2. Make time for thinking

Thinking is hard work, and in our fast-paced society, said Drucker, it is sorely devalued. The point, he urged, is to break from the daily grind and think about where you are and where you’re going. You might not have the desire or means for Drucker’s suggested “week in the wilderness,” but surely you can carve out an hour now and then for self-reflection. Take a walk, practice yoga or meditation, or sit in nature.

3. Practice “systematic abandonment”

“People are effective because they say no…because they say ‘this isn’t for me,’” declared Drucker. Practice what he called “systematic abandonment” stepping back, at regular intervals, to determine which of your present activities can be scaled back or eliminated. Only then can you make way for something more fruitful, such as teaching, learning, or volunteering.

4. Volunteer your time and talent

Drucker saw volunteerism as essential to the smooth functioning of society, as well as a satisfying way of ensuring that work doesn’t consume your life. Today, there are hundreds of volunteering opportunities to choose from. Drucker’s recommendation was simple: Find an organization and cause you believe in and get to work!

5. Become a mentor

Mentorship may be broader than just showing someone the ropes in a group or organization. It can include wide-ranging career and life advice, and as Drucker said, provide big benefits not only to the “mentee” but also to the mentor. If you’ve been guided by mentors of your own, pay it forward by mentoring others. If not, look for opportunities to both mentor and be mentored.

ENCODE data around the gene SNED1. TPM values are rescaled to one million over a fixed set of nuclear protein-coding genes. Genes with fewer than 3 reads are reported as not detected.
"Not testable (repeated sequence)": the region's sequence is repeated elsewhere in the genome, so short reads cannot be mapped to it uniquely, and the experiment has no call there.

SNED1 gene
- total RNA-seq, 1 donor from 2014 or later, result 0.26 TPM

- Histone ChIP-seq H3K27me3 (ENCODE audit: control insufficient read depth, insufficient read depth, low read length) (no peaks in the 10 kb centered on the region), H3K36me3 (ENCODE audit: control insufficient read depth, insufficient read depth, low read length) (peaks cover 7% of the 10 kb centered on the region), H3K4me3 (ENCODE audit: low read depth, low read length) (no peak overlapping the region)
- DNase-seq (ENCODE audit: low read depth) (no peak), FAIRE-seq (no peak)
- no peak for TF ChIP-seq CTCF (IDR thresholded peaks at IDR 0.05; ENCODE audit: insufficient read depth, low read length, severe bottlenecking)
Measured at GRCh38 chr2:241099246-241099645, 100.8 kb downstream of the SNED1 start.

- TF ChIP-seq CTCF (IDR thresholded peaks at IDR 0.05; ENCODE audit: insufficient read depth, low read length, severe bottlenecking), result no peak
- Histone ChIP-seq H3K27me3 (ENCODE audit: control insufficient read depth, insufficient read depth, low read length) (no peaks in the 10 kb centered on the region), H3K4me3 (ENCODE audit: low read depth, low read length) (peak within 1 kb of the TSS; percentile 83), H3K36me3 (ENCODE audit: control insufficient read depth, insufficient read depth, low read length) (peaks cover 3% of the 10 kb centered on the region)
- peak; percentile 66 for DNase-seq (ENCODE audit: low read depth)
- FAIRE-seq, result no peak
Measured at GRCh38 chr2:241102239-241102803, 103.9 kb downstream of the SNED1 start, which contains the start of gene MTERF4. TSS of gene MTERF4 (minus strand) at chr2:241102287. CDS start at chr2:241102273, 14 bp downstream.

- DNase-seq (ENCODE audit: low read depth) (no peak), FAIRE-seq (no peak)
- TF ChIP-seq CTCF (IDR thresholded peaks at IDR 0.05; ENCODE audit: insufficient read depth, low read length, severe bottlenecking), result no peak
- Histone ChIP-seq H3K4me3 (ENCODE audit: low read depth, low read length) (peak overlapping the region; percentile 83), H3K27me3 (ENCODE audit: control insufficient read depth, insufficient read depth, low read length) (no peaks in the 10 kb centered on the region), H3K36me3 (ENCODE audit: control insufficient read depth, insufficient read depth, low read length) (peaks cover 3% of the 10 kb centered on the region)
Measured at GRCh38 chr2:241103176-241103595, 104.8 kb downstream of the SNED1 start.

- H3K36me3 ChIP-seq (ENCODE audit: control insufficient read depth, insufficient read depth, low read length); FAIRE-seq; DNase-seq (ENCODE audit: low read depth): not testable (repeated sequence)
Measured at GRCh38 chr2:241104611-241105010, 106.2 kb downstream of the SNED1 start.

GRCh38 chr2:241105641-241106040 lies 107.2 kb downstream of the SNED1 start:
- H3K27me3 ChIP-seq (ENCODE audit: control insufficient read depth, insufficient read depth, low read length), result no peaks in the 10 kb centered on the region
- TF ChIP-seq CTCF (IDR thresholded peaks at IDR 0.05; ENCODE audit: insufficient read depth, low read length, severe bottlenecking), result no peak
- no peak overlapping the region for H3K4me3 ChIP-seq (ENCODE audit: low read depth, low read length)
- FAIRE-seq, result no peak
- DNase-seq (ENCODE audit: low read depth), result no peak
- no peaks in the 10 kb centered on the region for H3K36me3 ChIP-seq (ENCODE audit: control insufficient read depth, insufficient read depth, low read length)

6. Learn the art of leisure

Drucker observed that “loafing” is easy, but “leisure” is difficult. As important as work is, avoid allowing it to be your only source of fulfillment. Find an outside interest or two, focusing on things that may bring you pleasure, satisfaction, and a heightened sense of self-worth.

7. Be the CEO of your own life

Drucker saw self-management as an ongoing discipline, requiring self-knowledge, introspection, and personal responsibility. “In effect,” he said, “managing oneself demands that each knowledge worker think and behave like a chief executive officer.” Start now to think of yourself as the CEO of your own life and career, and take accountability for your decisions and actions. Know who you are, what is important to you, and how you will contribute at work and in the world.

Finally, take a deep breath and don’t expect everything to happen at once. Start where you are and move towards your total life one step at a time.

Bruce Rosenstein is author of Living in More Than One World: How Peter Drucker's Wisdom Can Inspire and Transform Your Life. A former business writer and librarian at USA Today, he has studied, interviewed, and written about Peter Drucker for more than two decades. He is a speaker, writer, and freelance journalist. Contact him on the Web at